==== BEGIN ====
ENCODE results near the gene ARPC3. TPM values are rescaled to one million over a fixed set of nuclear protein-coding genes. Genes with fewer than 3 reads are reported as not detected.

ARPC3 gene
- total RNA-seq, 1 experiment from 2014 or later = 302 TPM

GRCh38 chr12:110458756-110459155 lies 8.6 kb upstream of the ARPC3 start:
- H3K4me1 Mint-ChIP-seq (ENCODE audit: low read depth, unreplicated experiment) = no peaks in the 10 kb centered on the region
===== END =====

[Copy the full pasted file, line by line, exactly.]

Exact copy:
ENCODE results near the gene ARPC3. TPM values are rescaled to one million over a fixed set of nuclear protein-coding genes. Genes with fewer than 3 reads are reported as not detected.

ARPC3 gene
- total RNA-seq, 1 experiment from 2014 or later = 302 TPM

GRCh38 chr12:110458756-110459155 lies 8.6 kb upstream of the ARPC3 start:
- H3K4me1 Mint-ChIP-seq (ENCODE audit: low read depth, unreplicated experiment) = no peaks in the 10 kb centered on the region